Why people like low PE stocks? Because low PE is an indicator of undervaluation. What is the significance of undervaluation? Such stocks has potential to yield better returns. Read more about what are undervalued stocks.
[You will get a list of high quality, low PE stocks at the bottom of this post.]
But relying only on ‘low PE’ for stock picking is not advisable. Because low PE of a stock may also point at ‘bad fundamentals’. Hence it is essential to double check fundamentals of ‘low PE stocks’ before making any commitment.
So let’s dig deeper into the concept of low PE stocks.
How low PE leads to better returns (dividend yield)?
In stock investing there are two forms of returns one can expect: (a) dividend earning, and (b) price appreciation. In the above infographics, you can see how lower of PE of TCS is resulting in higher dividend yield. Read more about dividend analysis of TCS.
The business fundamentals of TCS, mainly its EPS and dividend per share has remained same between 30-Apr’19 and 22-May’19. It is only the price which has changed, resulting in lower PE of TCS, hence it is yielding better returns.
How this happened? The market price of TCS has fell from Rs.2,260 levels in 30-Apr’19 to Rs.2,090 levels in 22-May’19.
How low PE leads to better returns (price appreciation)?
A low PE stock whose business fundamentals are strong has good chances of seeing future price appreciation. How? Good fundamentals leads to faster growth of sales, EPS, net worth etc. This growth eventually reflects in stock’s market price.
Example: In the above infographics, you can see that on Mar’17 PE of TCS was 10.13. This is low compared to its average trend. This was an indication of undervaluation.
As a result, in next 12 months time, TCS’s price rose from Rs.1,216 to Rs.1,425 (growth of 17.2%). What triggered this growth? Low PE in 2017, and EPS growth between Mar’17 and Mar’18. Read more about how to evaluate stocks of fast growing companies.
[Note: EPS growth is a sign of improving business fundamentals]
The PE Formula…
In order to understand the significance of lower PE of stocks, it is important to first visualise the PE formula. There are two components of PE as described below:
- Price: It is the ‘price per share’ at which a stock is currently available for trading. If market price of a stock is low, it may hint towards undervaluation. So, in our pursuit for higher returns, we must always be in look out for low price stocks. How to estimate if a stock’s price is low or not? Look for low PE ratio. Read more about low price penny stocks.
- EPS: EPS is an acronym for ‘Earning Per Share’. EPS is made up of two stock metrics, net profit, and number of shares outstanding in the market. Which stock will have higher EPS? One which is making more net profits. A company which makes more profit each passing year, will eventually have higher EPS. A growing EPS is an excellent indicator of strong business fundamental. For a given market price, the higher will be the EPS, lower will be the PE. Read more about high EPS stocks.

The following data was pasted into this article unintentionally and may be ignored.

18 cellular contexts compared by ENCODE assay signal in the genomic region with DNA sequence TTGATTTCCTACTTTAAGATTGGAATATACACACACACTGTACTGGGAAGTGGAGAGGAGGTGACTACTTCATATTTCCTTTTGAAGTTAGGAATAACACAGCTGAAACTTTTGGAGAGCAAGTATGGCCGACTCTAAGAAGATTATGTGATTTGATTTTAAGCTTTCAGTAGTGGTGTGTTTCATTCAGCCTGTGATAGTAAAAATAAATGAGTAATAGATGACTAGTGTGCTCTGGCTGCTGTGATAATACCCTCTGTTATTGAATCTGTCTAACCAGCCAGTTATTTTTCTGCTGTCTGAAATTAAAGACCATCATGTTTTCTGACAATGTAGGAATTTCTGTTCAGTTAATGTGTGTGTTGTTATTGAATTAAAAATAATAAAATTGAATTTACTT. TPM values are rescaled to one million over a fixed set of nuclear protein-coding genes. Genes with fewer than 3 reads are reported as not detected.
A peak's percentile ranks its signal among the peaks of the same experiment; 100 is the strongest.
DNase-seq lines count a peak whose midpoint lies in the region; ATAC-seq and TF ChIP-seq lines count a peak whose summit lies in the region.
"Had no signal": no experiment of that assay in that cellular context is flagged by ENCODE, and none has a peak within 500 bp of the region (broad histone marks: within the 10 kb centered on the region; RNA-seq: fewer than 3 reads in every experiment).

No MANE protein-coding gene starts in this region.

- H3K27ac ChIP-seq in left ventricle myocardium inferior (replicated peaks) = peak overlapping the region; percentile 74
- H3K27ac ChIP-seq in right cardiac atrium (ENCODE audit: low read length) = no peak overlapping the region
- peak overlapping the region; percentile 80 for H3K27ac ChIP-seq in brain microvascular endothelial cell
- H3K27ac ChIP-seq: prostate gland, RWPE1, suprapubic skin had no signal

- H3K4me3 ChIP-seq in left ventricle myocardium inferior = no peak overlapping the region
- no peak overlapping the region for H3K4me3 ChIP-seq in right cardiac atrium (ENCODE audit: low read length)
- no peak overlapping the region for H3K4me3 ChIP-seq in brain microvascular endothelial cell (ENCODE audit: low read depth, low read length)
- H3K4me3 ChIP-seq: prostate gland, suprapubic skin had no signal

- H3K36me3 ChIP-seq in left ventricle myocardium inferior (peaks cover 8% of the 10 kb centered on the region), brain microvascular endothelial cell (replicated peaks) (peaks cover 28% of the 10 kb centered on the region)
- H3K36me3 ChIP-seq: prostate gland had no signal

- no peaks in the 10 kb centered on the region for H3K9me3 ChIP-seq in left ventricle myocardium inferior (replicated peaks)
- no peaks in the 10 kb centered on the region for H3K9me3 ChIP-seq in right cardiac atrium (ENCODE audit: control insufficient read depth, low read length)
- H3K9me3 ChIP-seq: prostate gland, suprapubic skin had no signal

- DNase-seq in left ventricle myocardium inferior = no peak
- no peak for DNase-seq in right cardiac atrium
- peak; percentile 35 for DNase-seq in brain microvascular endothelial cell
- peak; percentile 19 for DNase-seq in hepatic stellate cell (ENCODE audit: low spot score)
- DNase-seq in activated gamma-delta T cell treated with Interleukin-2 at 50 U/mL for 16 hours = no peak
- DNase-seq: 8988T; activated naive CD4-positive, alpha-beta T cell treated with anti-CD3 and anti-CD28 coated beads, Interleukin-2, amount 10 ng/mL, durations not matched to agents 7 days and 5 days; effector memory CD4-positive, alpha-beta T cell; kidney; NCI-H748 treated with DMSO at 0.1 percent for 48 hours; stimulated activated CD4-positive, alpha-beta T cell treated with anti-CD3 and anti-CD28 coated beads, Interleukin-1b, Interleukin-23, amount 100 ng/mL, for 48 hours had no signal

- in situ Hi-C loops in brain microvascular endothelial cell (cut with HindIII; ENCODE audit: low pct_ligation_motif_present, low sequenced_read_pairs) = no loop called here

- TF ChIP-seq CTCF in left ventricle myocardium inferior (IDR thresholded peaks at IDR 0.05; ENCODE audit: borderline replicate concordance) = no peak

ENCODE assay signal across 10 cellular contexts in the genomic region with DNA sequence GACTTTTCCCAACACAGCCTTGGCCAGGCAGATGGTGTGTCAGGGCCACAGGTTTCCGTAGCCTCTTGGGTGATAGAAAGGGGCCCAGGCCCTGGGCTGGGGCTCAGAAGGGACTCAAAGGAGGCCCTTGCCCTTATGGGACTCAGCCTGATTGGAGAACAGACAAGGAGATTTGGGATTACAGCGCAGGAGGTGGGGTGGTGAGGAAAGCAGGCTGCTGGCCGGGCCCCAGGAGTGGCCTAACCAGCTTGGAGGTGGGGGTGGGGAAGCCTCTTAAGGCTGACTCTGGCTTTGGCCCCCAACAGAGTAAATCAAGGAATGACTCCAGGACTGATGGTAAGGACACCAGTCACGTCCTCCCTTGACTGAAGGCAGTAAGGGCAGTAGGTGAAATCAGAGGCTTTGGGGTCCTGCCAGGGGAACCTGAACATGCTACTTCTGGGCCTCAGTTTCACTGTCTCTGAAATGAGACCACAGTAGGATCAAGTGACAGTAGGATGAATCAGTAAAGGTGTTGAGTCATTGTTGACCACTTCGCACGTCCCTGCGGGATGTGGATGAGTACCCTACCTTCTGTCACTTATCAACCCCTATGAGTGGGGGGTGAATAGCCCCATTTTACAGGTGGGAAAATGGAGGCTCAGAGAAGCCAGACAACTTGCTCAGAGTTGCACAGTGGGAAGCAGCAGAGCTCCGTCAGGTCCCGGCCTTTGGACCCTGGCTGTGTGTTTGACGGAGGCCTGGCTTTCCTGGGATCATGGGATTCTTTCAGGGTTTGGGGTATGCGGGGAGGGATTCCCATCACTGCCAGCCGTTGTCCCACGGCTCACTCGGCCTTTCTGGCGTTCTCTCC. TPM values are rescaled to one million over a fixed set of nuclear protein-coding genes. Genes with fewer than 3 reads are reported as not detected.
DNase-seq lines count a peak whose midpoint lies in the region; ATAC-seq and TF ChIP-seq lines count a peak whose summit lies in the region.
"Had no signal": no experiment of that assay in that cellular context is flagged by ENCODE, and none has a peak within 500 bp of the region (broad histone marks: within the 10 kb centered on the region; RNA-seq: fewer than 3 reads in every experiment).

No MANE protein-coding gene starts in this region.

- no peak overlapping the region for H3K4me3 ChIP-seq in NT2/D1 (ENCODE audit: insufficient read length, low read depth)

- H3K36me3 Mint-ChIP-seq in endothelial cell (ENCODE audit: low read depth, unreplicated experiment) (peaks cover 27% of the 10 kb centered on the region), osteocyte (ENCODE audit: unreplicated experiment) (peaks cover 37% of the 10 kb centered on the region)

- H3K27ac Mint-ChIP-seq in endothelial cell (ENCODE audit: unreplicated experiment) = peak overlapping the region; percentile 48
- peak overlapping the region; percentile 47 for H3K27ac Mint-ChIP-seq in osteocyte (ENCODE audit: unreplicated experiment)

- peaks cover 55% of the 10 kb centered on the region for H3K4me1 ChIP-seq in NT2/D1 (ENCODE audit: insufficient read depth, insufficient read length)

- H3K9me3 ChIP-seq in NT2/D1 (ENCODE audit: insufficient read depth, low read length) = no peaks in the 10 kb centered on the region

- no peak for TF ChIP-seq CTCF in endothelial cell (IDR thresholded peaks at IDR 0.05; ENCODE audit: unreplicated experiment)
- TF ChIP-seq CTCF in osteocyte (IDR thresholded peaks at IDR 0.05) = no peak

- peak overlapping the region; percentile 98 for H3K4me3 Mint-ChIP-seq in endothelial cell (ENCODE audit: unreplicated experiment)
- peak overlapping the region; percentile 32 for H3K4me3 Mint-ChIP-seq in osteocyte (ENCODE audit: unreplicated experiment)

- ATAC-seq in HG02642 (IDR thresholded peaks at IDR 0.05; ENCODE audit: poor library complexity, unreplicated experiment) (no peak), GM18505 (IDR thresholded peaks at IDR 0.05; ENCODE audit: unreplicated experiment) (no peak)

What PE number can be called as ‘low’?
What should be the value of PE so that it can be called as “low“? 15. Benjamin Graham wrote this in his book, The Intelligent Investor: Read more about investment vs speculation as described in the ‘Intelligent Investor’.
Current price should not be more than 15 times the average earnings of the past three years.
According to Benjamin Graham, the lower is the PE the better. He even proposed in his book a range of value for the PE ratio. According to him the maximum a stock’s PE ratio should go is between 10-15. But it must also be remembered that Benjamin Graham’s book, The Intelligent Investor, was published way back in 1949. Read more about intrinsic value calculation based on Ben Graham’s formula.
In those times, there were less participation from “retail investors” into the stock market. Today, lot more people are investing in the stock market. So what? More participation means, more demand for stocks. Hence, experts think that the PE limit of 10-15 is no longer valid.
In todays times there must be a different yard-stick for the quantification of ‘low PE stocks’.
What PE number can be called as ‘low’ – Today?
These days, experts no longer sees “high PE” as a bad thing. Why Because high PE could be an indicator of reliable future growth. How? Because high PE could be an indicator of ‘high demand’ for the stock. Read more about most profitable stocks.